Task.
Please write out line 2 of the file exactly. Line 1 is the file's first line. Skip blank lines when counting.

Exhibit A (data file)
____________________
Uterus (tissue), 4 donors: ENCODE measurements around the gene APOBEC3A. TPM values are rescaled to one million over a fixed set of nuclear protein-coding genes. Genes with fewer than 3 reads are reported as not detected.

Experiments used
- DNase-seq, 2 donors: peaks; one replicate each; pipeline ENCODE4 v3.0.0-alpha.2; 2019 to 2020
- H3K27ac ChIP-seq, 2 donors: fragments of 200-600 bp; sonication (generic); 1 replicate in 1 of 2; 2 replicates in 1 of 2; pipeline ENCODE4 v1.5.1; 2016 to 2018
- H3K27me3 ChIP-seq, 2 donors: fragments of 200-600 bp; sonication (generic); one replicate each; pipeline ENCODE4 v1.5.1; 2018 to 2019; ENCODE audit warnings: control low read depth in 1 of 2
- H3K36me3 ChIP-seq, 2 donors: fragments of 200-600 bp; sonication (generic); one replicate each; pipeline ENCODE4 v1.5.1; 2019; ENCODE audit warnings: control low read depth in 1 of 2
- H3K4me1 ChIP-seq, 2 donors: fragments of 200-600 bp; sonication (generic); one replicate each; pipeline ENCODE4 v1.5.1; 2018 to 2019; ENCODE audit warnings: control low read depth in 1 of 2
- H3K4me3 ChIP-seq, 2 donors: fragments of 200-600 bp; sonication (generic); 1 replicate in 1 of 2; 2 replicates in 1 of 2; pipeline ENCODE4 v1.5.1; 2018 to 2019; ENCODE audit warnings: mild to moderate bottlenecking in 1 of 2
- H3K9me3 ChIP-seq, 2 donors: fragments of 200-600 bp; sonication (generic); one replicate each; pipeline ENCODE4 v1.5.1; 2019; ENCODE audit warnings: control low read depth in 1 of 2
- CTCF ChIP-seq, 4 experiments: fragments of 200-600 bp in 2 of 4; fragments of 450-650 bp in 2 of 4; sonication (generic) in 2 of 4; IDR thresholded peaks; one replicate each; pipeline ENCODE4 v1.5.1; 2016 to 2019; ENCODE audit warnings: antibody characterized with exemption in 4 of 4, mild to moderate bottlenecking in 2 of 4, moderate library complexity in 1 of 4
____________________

Experiments used